slide rulers

DIY Metal Projects #5: Notebooks

School started the other day and I am really damn pissed. Not sad, but extremely angry and everyone and anything. :D
I hate not having enough free time for myself, and I also hate wearing ankle-lenght jeans while the sun is trying to burn the entire country alive. So yeah, I kinda despise being there.

At least, I could make this a bit more fun. Bringing metal in school can make your time there pass easier. Starting from your bag, the next thing that you can decorate are your damn notebooks.

The materials that you are going to need are:

Covering the notebook

1. Start with a notebook of your choice and grab the coloured contact paper that you like the most. The one I bought is mat black, but I also thought about getting a fluffy grey one to do the rest of my notebooks. (My life is complete now that I know that fluffy contact paper exists, bruh)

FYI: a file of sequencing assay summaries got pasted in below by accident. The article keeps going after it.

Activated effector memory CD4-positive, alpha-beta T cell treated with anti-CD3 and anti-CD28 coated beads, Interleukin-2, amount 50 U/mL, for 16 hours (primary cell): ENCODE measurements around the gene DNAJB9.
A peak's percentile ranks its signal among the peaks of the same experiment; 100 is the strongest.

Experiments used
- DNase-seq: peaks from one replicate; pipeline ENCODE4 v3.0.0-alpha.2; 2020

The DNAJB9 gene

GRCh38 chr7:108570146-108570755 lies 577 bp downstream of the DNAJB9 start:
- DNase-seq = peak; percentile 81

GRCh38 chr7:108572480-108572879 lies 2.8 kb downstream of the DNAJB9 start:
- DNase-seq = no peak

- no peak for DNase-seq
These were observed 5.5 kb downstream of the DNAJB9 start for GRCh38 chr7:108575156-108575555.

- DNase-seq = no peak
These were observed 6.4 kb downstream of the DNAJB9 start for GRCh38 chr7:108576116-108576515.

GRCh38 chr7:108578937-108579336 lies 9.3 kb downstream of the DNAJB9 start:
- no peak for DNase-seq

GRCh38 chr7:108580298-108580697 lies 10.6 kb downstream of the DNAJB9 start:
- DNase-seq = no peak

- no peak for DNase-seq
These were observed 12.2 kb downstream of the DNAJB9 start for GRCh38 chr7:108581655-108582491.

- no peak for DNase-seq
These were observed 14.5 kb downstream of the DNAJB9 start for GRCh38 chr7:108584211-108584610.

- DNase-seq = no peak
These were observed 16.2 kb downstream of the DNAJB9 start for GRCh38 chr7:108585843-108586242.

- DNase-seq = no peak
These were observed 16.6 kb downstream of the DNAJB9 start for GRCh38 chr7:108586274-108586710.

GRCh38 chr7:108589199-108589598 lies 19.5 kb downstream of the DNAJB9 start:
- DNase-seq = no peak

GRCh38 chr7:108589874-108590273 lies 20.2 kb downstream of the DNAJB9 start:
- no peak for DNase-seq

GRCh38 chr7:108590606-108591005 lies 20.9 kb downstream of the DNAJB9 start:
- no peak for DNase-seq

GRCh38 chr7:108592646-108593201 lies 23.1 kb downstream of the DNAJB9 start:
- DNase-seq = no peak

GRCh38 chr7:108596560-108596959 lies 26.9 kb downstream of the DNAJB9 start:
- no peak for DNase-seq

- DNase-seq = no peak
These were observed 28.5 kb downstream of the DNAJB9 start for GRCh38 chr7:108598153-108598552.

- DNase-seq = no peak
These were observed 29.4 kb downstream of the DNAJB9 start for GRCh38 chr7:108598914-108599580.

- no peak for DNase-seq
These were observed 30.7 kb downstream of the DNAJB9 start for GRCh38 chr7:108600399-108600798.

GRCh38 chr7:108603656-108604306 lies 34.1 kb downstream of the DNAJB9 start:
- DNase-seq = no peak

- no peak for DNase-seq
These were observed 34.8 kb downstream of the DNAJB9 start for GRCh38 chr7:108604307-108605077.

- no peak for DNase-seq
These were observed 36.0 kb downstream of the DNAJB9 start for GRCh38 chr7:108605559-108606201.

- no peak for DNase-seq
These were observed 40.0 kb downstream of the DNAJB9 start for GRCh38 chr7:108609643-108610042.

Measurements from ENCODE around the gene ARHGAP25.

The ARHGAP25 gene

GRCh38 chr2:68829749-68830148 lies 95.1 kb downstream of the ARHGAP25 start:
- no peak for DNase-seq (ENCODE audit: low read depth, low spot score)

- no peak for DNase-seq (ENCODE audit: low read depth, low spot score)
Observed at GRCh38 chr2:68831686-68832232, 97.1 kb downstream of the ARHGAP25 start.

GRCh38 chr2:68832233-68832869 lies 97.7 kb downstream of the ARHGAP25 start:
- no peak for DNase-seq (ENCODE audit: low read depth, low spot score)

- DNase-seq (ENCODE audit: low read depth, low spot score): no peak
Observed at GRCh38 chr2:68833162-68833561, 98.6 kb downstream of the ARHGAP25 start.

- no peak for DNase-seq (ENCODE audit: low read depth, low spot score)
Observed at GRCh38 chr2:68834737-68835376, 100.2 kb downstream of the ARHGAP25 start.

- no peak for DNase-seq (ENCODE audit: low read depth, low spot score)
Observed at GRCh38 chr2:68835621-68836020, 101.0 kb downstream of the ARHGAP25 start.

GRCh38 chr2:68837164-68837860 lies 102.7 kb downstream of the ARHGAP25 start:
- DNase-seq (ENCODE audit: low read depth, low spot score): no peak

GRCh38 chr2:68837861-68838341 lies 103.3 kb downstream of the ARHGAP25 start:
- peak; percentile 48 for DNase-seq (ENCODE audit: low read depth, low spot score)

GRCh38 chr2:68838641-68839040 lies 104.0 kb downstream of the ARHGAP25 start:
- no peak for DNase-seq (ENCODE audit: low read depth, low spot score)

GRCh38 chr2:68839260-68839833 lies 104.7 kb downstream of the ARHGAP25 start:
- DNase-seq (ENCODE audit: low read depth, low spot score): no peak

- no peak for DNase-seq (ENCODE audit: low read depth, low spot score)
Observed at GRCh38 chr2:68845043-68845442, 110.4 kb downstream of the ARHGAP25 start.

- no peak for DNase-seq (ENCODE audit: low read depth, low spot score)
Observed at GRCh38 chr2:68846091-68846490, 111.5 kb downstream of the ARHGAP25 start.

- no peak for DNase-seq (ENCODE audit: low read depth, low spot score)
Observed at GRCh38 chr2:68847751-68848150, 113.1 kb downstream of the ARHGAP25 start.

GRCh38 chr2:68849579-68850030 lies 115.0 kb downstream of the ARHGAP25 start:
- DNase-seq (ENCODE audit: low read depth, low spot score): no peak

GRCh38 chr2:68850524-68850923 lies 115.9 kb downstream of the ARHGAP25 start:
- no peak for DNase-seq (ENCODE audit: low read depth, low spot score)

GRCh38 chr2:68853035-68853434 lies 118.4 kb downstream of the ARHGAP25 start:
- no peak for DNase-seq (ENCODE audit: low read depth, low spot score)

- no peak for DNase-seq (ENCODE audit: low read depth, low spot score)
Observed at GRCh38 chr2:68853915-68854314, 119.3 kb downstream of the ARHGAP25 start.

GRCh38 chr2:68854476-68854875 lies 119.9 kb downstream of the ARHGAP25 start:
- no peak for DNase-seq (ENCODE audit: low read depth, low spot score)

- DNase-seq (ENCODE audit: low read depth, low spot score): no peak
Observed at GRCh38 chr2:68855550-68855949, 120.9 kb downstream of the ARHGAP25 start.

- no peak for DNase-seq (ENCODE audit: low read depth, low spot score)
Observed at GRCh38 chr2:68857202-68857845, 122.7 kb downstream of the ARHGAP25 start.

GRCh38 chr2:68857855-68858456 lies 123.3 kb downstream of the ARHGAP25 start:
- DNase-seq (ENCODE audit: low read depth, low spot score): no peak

Now, cover the front part of the notebook with the paper. Unfortunately, this proccess required both of my hands and I was unable to take pictures of how I did it.

Thankfully, this video will show you the exact same way in which I did my notebooks. 

2. If you are starting with a spiral notebook like mine, you are going to have to cover the front and the back separately, with two different pieces of contact paper. Just place your notebook on the paper and cut around it, leaving a 3cm margin (around one inch) around the areas marked in the picture below. 

After doing that, peel the sticky side of the paper off and stick it on the front part of the notebook. Carefully slide a ruler across the surface to avoid any bubbles, as the person in the video did, but don’t fold the edges in, yet. 

3.  Now, let’s get rid of the sticky paper that has stuck on the spiral of the notebook. Carefully, use your exacto blade to make two slits right next to each spiral, so that there will be one spiral between two slits. (1rst picture)